Ongoing Repression Against Journalists in Tunisia: Zied el-Heni Arrested Again

Soukaina Sghir
Soukaina Sghir
2 Min Read
journalist

The seasoned journalist Zied el-Heni finds himself once more behind bars, exemplifying the escalating crackdown on press freedom in the country. Known for his outspoken criticism of the ruling authorities, whether during the era of former President Ben Ali, in the aftermath of the revolution, or under the current administration of President Kaïs Saïed, el-Heni has become a frequent target of arrests. His latest detention underscores the tightening grip on the media since the regime’s hardline stance in Tunis.

Zied el-Heni’s return to prison follows his outspoken remarks on a private radio station, where he didn’t mince words in expressing his opposition to President Kaïs Saïed’s regime, advocating for its downfall. Shortly after publicly criticizing the perceived inaction of the Minister of Commerce, whom he referred to as a “kazi” (meaning “puppet” in Tunisian Arabic), the journalist found himself in police custody, spending the night behind bars.

This recent arrest is not unfamiliar territory for el-Heni. In June of the previous year, he faced a 48-hour detention for scrutinizing a law penalizing offenses against the head of state.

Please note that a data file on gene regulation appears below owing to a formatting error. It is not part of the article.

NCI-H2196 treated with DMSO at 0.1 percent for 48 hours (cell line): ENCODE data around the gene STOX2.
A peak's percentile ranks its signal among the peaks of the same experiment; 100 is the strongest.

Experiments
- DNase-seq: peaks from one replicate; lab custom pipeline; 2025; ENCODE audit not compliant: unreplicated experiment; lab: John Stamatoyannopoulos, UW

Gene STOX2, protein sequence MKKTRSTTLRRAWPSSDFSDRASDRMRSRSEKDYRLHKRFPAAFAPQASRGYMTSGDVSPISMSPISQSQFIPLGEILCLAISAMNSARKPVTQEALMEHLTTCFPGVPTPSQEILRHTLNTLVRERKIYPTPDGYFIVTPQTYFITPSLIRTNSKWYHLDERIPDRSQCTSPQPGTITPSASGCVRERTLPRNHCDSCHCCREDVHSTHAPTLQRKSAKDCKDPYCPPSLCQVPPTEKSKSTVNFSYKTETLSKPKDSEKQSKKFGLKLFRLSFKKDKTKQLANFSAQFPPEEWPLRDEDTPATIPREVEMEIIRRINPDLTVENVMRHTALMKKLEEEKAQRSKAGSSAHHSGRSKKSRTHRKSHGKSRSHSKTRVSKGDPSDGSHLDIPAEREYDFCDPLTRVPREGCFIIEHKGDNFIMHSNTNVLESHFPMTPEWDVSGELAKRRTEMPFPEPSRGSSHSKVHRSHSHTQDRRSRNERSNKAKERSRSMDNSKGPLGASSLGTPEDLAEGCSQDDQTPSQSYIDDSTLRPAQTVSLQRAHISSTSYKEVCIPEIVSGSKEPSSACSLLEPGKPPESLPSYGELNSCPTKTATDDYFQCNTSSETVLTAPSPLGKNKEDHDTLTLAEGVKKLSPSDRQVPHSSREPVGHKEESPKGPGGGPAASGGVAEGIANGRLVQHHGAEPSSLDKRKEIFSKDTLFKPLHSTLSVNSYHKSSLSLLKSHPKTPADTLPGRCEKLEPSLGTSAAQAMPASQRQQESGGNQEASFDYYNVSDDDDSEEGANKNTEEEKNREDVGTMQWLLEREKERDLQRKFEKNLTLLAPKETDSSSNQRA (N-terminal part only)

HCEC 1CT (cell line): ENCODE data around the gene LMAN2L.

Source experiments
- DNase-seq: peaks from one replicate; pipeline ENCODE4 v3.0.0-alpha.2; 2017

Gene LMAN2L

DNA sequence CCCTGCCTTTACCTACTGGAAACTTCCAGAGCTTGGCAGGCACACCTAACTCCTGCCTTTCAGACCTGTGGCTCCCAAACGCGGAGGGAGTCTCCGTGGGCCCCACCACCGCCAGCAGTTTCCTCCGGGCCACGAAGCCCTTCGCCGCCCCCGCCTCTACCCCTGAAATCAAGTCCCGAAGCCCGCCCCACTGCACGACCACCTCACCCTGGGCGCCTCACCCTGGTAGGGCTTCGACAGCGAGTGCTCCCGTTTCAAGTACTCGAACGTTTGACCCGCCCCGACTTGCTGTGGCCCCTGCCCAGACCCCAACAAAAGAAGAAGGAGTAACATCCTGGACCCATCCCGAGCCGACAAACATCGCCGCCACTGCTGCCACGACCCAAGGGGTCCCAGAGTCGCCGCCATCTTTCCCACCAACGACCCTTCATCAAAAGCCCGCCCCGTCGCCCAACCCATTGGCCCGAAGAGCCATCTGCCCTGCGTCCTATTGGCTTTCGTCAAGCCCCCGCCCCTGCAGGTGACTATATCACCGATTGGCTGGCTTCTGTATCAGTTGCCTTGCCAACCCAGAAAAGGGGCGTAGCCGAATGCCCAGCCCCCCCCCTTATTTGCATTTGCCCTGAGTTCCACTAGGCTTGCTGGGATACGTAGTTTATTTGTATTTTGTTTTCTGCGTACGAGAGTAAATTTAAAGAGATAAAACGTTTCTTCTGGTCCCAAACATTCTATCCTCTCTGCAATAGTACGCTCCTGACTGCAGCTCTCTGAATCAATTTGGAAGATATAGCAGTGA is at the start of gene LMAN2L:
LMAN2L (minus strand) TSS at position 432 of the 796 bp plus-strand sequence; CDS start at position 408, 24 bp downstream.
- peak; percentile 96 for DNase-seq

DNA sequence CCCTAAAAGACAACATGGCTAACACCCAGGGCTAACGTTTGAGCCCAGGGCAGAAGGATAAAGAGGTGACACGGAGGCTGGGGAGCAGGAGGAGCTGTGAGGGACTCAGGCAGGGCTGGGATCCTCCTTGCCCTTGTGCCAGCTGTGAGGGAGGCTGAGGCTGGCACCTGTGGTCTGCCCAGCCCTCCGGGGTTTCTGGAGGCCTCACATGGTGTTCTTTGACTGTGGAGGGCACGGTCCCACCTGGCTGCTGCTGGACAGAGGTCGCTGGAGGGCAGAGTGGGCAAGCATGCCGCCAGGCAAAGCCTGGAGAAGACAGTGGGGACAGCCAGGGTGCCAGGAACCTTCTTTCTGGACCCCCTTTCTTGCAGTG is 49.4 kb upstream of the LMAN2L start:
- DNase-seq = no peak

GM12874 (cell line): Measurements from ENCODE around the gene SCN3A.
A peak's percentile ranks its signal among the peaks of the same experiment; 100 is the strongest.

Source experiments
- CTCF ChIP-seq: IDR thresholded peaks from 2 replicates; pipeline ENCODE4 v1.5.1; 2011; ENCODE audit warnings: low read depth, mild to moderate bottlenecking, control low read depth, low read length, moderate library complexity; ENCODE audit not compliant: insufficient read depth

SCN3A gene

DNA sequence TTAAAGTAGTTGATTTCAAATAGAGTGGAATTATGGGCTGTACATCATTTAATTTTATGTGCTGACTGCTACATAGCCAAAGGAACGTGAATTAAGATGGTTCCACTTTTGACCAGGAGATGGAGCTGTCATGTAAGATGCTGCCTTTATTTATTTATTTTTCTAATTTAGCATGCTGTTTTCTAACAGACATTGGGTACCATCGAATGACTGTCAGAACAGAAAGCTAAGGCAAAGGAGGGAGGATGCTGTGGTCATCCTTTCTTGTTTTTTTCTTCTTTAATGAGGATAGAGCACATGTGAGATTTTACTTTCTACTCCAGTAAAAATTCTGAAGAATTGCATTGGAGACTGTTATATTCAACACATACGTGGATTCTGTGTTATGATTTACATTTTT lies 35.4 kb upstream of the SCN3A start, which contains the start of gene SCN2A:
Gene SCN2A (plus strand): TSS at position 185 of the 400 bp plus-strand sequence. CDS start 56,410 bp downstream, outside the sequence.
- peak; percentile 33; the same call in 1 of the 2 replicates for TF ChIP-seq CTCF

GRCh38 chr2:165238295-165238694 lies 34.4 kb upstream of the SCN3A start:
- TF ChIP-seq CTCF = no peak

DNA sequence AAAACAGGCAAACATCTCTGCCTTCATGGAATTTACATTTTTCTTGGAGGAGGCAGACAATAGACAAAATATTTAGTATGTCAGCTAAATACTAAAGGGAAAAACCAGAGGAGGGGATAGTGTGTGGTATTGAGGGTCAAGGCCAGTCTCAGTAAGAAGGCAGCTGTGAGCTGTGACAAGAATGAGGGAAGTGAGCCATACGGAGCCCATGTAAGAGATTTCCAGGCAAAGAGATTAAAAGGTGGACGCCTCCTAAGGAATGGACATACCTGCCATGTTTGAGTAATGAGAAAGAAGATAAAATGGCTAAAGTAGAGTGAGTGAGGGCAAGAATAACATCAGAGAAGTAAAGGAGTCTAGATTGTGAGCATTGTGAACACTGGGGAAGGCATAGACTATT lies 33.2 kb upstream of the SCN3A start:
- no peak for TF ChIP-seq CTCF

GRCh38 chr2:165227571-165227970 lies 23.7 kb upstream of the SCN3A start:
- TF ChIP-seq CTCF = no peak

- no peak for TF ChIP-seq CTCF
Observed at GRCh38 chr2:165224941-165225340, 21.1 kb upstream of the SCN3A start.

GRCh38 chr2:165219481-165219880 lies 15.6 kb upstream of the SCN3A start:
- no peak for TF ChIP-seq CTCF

These incidents unfold against the backdrop of Tunisia’s adoption in 2022 of Decree 54, targeting the dissemination of “fake news” and facilitating legal actions against dissident journalists or public figures. Since President Kaïs Saïed assumed full powers in 2021, Tunisia has witnessed a sharp decline in press freedom, plummeting from the 73rd to the 121st position in the Reporters Without Borders (RSF) Press Freedom Index, reflecting a concerning trend.

As the international community observes these developments, concerns grow over the erosion of democratic values and the stifling of dissent in Tunisia. The plight of Zied el-Heni serves as a poignant reminder of the challenges faced by journalists striving to uphold the principles of a free and independent press in a changing political landscape.

Soukaina Sghir

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